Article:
Aug. 28 (Bloomberg) -- Mitt Romney landed in Tampa, Florida, as his party’s three-day convention got under way to affirm him as the Republican presidential nominee after a delayed start caused by Tropical Storm Isaac.
One of Romney’s top advisers downplayed the importance of the national convention, saying he was unsure whether the gathering would prompt a surge of support for the Republican presidential candidate.
“I just think all bets are off about any past performance being a predictor of the future,” chief strategist Stuart Stevens told reporters on Romney’s campaign plane.
Romney’s stop in Tampa is timed to his wife’s convention speech. Tomorrow, he will go back on the campaign trail with a trip to Indiana, and return Thursday to accept the party’s nomination.
Ann Romney and New Jersey Governor Chris Christie will be the headline speakers tonight as Republicans kick off their convention with the theme “We Built it.”
“Big government didn’t build America, you built America,” Virginia Governor Bob McDonnell will tell his fellow Republicans in a speech later today, according to excerpts released by the Republican National Convention. “The choice is clear -- the status quo of the entitlement society, or dynamic change to an opportunity society.”
The made-for-television event got off to a rocky start when supporters of Representative Ron Paul, a Texas Republican who challenged Romney in the primary, began chanting his name when Paul arrived on the floor.
There also was some shouting over a proposed rule change related to Paul’s delegates from Maine being replaced with Romney backers.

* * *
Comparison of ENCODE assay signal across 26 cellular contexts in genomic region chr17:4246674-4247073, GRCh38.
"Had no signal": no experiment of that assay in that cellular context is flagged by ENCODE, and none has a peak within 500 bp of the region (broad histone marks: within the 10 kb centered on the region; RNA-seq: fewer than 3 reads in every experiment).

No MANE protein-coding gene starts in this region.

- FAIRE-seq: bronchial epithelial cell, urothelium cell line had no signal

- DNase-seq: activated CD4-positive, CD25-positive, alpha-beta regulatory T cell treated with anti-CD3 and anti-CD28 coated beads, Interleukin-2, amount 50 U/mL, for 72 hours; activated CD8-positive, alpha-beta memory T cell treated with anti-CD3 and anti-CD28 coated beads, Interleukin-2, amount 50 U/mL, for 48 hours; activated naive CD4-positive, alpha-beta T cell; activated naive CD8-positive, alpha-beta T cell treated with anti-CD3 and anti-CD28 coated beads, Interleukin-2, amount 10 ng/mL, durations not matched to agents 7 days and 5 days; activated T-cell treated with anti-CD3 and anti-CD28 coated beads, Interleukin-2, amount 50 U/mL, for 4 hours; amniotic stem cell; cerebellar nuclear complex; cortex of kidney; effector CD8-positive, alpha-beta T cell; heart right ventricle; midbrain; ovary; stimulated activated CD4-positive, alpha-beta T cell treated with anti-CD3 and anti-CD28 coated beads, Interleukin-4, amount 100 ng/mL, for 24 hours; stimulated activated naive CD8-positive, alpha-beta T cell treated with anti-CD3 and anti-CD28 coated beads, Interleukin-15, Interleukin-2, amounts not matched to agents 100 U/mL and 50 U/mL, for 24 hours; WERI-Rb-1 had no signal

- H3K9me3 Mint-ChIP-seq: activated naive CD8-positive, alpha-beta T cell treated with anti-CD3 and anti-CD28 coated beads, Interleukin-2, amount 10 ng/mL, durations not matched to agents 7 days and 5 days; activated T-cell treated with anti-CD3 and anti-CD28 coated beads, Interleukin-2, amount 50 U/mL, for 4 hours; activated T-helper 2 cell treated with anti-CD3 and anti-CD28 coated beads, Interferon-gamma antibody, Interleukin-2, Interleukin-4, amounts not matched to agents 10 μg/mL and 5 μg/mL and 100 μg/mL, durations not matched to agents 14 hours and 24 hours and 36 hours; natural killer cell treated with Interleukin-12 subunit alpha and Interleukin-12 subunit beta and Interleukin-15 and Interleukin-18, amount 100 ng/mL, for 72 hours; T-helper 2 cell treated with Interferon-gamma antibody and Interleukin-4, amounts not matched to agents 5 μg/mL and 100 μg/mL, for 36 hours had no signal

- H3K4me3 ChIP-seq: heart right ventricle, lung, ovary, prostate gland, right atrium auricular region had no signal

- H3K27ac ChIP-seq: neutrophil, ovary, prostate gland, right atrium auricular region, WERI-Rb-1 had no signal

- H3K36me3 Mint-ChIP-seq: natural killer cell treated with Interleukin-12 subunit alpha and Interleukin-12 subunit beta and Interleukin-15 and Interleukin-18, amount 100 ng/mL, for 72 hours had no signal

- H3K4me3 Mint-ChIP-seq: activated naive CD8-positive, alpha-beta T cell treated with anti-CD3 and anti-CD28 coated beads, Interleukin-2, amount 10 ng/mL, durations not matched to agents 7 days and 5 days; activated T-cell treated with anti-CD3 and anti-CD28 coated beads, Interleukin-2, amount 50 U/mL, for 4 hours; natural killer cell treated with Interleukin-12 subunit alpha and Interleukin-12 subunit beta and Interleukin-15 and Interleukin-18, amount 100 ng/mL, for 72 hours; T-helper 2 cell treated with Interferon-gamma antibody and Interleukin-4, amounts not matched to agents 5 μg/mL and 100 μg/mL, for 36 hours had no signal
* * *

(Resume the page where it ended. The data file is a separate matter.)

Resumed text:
Paul declined an invitation to address the convention after Romney’s campaign insisted on approving his remarks. His son, Senator Rand Paul of Kentucky, is scheduled to speak tomorrow.
The convention has been viewed as an opportunity for each party to make their case to voters who are starting to pay attention to the presidential race.
Romney’s speech will present a “clear vision” of his presidency, said Stevens, laying out his argument against President Barack Obama, reasons for running, and proposals to improve the U.S. economy.
He also plans to address foreign policy and the tropical storm bearing down on the Gulf Coast in his Aug. 30 appearance before his party delegates. Romney has been thinking about the speech for months, said Stevens, making notes on broad themes and consulting with advisers and friends across many industries.
Obama, campaigning at Iowa State University in Ames, said the Republican convention “should be a pretty entertaining show.”
“What you won’t hear from them is a path forward that meets the challenge of our time,” Obama told supporters.
Democrats hold their convention starting Sept. 4 in Charlotte, North Carolina.
Hurricane Isaac developed today 75 miles (121 kilometers) south-southeast of the mouth of the Mississippi River, with top sustained winds of 75 mph, the National Hurricane Center said in a special advisory.
Ann Romney confirmed that her husband would attend her speech tonight, saying that he was not initially scheduled to attend. Changes in the schedule because of the storm, she told reporters aboard the campaign plane, made it possible.
Delegates completed the roll-call vote today needed for Romney to officially accept the nomination on Aug. 30.
Ann Romney said today that she worked hard to craft her convention remarks.
“I had a lot of input in this, I must say, and a lot of tweaking where I felt like I was getting what I really wanted to say and from my heart,” she said.
Tonight, she said, will be her first experience reading from a prepared text and using a teleprompter.
“I don’t like it,” she said of the teleprompter. “It’s hard, we’ll see how I do.”
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